When you say “slushy,” most people tend to think of summer; while summer is certainly a great time to have a slushy, anyone who invests their money into a slushy machine is going to want to use it for the whole year, rather than the fraction of the year where such a cool treat helps counter sweltering temperatures. It is with this desire that I have provided a single, satisfying slushy for all four seasons.
Spring Recipe: The Mock Mimosa
Spring is the season when the animals come out of hiding with their young and the flowers are finally able to bloom into color. It is a season of life and greenery, much like what you might find in a greenhouse. To take inspiration from this season of growth, I have chosen to concoct a mock-up of a Mimosa in slushy form. While a regular Mimosa slushy is an incredibly easy recipe to follow, being nothing more than a ratio of orange juice and champagne, and you can certainly consider that an option if you like your alcohol, this is intended to serve as a non-alcoholic option for anyone looking to use their slushy machine.
- Frozen orange juice, 3 cylinders.
- Ginger ale, 6 liters.
When it comes to choosing ginger ale, you do not want a mild variety like Canada Dry; mild ginger ale will barely affect the palette and you will be left with watered-down orange juice. Some examples of strong ginger ales include Vernors and Ale-8-One. Alternatively, you might try a completely different clear soda to blend this, in which case you have plenty of options.
If the end product still does not satisfy, consider making slushies out of just your orange juice and then mixing it with your ginger ale or champagne, for those interested in alcohol, within individual glasses.
Summer Recipe: The Georgian Crowd-Pleaser
The moment I discovered this recipe is the point where I stopped investigating. Whether you grew up in the American South or have had certain elements romanticized for you, this will make you feel right at home with the sweet tea and moon pie crowd.
- Tea, Southern-style sweetened, 1.5 gallons
- “Jumex” brand peach nectar, 6 cans
- Lemonade concentrate, frozen, 1 container
- Ginger ale, 2 liters
- Peach soda, 2 liters
- Peppermint extract, just a few drops
Now there may be some people who find that the peach makes this too sweet, but Georgia is known for its peaches and I think it hits the Goldilocks zone for sweetness. That nectar gives the perfect follow-up hit of sweetness and this slushy is honestly my favorite of the four on this list. If your tastes run toward the more adult, consider adding some bourbon to keep things in the appropriate American region even if it would not be the state.
Fall Recipe: Butterbeer
Since fall is when you can get pumpkin spice anywhere and everywhere, consider this flavorful alternate libation.
- Ice cream, vanilla, softened, 3 qt (about 2 containers)
- Butterscotch syrup, 2/3 squeeze bottle
- Cream soda, 24 cans or around 4.25 2-liter bottles
- Whipped cream and the lingering 1/3 of the squeeze bottle for topping
This is the simplest functional butterbeer slushy recipe I have found. While I think it is a bit lacking in sweetness, my friends say it is sweet enough. If you happen to have butter or rum extract within your cupboard, or even actual rum, consider adding a few drops to the mixture. A friend who went to the “Wizarding World of Harry Potter” remarked that this is pretty similar to the butterbeer she had there.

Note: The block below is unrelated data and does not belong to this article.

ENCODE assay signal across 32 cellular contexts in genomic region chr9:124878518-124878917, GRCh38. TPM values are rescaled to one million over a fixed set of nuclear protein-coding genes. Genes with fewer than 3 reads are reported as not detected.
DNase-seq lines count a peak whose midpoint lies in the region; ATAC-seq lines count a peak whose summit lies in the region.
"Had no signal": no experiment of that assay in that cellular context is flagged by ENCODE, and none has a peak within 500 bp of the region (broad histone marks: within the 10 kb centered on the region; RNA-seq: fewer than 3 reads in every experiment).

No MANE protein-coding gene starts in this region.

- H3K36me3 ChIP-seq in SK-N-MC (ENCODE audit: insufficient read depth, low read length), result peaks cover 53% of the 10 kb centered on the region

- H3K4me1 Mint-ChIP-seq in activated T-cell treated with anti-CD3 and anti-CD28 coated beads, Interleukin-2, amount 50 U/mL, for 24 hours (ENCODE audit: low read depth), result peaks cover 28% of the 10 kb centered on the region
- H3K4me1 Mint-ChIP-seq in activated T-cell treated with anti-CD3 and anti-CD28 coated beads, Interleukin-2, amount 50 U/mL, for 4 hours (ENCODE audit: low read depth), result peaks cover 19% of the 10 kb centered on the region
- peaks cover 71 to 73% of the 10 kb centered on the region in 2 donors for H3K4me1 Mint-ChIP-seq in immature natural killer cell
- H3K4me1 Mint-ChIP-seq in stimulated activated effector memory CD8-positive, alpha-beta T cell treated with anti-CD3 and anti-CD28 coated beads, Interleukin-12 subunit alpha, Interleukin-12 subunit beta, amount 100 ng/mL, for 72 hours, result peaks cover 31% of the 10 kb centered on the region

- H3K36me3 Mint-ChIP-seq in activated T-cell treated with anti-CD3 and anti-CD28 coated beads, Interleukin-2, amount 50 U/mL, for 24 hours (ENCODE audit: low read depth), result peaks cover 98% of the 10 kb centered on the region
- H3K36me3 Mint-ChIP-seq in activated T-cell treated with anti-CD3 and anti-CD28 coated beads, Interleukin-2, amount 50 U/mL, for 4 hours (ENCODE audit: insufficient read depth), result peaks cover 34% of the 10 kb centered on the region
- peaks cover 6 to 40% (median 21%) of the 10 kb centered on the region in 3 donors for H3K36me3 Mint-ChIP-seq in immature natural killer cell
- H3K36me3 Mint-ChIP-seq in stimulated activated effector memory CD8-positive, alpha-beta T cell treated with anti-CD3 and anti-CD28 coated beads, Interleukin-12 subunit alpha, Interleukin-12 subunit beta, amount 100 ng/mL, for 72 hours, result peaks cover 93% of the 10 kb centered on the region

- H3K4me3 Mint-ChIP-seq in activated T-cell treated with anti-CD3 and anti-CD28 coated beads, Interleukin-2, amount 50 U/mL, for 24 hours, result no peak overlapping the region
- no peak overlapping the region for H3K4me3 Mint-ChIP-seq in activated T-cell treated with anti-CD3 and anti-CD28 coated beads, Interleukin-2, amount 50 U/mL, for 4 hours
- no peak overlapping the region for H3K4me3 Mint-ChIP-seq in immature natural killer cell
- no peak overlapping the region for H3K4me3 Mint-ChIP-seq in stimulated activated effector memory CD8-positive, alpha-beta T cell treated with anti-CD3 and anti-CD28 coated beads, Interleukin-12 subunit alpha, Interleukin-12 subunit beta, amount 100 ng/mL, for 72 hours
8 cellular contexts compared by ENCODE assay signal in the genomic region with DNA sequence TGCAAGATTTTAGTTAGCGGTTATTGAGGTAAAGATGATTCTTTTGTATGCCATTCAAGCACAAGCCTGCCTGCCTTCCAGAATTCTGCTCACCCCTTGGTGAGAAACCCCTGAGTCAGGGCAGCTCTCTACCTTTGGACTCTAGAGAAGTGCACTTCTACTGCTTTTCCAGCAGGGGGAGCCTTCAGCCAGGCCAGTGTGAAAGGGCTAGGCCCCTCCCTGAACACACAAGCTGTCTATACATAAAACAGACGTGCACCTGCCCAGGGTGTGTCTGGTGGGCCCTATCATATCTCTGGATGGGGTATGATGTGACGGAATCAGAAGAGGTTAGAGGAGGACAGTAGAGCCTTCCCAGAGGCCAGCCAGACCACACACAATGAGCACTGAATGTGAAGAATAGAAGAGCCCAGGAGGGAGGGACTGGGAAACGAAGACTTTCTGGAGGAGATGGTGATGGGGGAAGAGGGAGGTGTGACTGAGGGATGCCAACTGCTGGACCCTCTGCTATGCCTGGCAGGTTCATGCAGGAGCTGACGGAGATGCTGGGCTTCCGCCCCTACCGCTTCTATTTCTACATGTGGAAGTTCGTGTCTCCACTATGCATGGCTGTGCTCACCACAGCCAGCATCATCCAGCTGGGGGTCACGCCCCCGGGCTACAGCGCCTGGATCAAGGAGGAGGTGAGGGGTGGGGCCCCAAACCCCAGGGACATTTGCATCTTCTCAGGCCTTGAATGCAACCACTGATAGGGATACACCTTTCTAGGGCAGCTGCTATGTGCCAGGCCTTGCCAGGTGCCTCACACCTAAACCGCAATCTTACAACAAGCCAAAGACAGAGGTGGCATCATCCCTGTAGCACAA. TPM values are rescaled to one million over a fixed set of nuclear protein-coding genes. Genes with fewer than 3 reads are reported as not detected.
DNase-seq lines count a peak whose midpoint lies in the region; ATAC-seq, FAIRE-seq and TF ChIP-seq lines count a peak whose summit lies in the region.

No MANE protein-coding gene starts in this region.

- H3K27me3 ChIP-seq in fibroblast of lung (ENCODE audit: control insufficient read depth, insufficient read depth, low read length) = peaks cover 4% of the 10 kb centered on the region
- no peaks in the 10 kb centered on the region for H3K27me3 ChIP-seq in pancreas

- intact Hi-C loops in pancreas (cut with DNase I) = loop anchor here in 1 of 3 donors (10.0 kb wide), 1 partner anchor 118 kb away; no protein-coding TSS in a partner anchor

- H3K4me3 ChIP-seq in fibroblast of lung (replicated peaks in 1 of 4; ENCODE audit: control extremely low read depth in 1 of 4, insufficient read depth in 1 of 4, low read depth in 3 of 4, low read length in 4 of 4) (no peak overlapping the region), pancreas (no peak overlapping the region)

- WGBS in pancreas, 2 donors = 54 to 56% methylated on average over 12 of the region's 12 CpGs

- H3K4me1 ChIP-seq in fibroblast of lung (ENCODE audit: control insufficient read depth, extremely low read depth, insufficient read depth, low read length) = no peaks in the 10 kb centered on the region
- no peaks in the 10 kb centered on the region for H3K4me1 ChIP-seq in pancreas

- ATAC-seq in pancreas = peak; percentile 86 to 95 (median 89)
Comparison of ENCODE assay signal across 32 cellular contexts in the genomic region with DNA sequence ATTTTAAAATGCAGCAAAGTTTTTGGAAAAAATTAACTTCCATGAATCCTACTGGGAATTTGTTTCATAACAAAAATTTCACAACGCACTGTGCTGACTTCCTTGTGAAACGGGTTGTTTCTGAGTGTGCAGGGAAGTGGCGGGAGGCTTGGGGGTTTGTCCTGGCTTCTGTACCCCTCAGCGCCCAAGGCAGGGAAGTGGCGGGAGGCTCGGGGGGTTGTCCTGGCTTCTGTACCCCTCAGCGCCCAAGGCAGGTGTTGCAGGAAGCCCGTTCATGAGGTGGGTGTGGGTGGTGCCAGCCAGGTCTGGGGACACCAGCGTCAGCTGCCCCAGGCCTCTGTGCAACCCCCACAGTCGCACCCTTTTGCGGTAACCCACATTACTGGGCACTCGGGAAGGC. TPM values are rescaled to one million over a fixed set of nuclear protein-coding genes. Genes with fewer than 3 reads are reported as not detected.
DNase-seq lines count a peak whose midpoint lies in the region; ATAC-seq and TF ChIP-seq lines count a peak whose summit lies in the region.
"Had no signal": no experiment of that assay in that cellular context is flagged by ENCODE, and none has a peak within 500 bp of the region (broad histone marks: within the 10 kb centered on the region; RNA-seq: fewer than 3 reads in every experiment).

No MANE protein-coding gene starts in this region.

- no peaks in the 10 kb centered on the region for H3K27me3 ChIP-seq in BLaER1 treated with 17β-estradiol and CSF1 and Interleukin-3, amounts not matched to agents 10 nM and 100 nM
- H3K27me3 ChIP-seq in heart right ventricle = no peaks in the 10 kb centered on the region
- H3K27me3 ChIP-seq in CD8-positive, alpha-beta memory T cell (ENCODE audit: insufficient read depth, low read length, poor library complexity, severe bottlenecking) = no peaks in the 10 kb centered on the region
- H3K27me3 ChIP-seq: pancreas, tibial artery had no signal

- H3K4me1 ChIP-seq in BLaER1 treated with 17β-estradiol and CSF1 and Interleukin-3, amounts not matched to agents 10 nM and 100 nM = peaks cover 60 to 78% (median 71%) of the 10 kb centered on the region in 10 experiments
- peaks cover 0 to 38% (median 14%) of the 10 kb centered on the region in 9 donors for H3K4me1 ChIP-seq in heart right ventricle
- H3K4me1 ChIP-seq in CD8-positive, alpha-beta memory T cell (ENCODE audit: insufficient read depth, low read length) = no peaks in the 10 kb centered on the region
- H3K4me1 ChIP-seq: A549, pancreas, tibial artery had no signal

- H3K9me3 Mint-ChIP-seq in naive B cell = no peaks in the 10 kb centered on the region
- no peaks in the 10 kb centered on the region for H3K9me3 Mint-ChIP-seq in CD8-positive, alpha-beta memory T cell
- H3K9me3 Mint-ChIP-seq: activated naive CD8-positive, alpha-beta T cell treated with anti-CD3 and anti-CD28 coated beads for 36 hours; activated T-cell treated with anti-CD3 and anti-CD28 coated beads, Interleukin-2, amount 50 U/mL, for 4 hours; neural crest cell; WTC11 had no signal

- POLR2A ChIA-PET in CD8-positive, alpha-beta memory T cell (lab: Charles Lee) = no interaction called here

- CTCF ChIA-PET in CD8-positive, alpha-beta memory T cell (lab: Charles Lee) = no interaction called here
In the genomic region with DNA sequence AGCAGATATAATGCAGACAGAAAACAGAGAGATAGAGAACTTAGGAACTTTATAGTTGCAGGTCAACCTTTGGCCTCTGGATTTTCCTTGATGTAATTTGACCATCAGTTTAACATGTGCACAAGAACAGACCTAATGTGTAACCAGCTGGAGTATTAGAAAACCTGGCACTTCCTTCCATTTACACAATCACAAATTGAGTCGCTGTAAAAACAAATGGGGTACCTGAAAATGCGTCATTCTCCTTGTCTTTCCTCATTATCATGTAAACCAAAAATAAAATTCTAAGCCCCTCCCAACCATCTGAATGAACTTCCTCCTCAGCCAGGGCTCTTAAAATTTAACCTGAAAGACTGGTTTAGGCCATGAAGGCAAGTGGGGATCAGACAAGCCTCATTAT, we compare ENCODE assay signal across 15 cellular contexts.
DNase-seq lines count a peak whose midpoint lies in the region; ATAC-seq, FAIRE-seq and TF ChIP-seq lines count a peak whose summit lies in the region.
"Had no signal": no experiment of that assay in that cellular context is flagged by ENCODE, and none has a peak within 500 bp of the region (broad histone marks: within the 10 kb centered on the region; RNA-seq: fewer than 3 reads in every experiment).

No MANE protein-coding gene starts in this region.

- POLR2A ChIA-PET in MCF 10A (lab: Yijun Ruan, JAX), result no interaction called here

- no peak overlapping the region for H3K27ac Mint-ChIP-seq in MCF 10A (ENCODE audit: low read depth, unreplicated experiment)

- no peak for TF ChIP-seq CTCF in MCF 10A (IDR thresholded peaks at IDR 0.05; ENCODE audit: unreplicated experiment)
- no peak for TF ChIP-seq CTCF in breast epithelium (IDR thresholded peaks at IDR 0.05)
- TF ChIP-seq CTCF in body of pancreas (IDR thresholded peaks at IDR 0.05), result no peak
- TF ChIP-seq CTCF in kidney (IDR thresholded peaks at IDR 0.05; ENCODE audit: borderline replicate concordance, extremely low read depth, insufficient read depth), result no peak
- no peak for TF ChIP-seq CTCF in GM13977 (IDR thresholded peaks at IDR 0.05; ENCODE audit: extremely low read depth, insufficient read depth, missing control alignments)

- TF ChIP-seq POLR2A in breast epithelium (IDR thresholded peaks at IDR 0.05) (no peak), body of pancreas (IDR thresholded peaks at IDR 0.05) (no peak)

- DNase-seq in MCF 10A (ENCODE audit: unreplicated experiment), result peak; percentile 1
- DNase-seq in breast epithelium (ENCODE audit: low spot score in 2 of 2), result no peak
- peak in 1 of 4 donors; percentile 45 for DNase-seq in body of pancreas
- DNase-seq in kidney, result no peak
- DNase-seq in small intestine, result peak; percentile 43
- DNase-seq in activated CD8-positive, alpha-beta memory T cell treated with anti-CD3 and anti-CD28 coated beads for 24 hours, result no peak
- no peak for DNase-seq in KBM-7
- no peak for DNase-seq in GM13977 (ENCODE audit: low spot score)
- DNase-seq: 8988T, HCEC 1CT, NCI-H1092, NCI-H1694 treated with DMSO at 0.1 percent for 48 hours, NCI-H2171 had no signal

Winter Recipe: Icy Hot Chocolate
When I think of winter gatherings, hot chocolate seems like a natural drink. Considering hot chocolate is just water, or milk, mixed with chocolate powder, I decided to make a slushy version.
- Milk, whole, 2 gallons
- “Nesquik,” one 39-serving container
- Ice cream, chocolate, 1.5 qt
- Marshmallow fluff, 1 13-oz tub
- Syrup, chocolate, 1/2 bottle
- Whipped cream and more syrup for topping.
- Optional: Candy cane, inserted into each finished drink
While the other recipes boil down to pour everything into the machine and freeze it for a bit, this recipe is a bit fancier.
- Add one gallon of milk into your machine with the auger turned on, followed by half of the Nesquik powder, the other gallon of milk, and the rest of the Nesquik.
- As the auger mixes things up, microwave the marshmallow cream until it reaches a liquified state and add it to the auger. Stir the mixture
- Add the ice cream and chocolate syrup and ensure that the auger is set to “chill” instead of “ice” for roughly 30 minutes.
- Freeze once you confirm everything is incorporated well.
Anyone familiar with slushy-making knows that sugar and alcohol will reduce the freezing temperature of liquids and yield slush instead of ice. Another element that lowers freezing temperature, which I failed to consider on my first go, is the fat content in dairy ingredients; thus, my first attempt took longer to freeze than usual yet was still more liquid than I desired. Anyone planning to add booze to this should swap whole milk for either skim or 2% milk.
In terms of flavor, the levels of sweetness, chocolate, and creaminess are perfect. My last batch, for an office party, only lasted an hour before the machine emptied. Many people praised it as reminding them of Nesquik or melted ice cream.
While this article only provides four recipes, I hope it inspires you to come up with some unique slushies of your own making for each season; maybe apple cider for fall, strawberry lemonade in the summer, etc. I hope that you will give these four slushies a try and feel free to improvise upon the ingredients.
Read more interesting articles at Way Networking.
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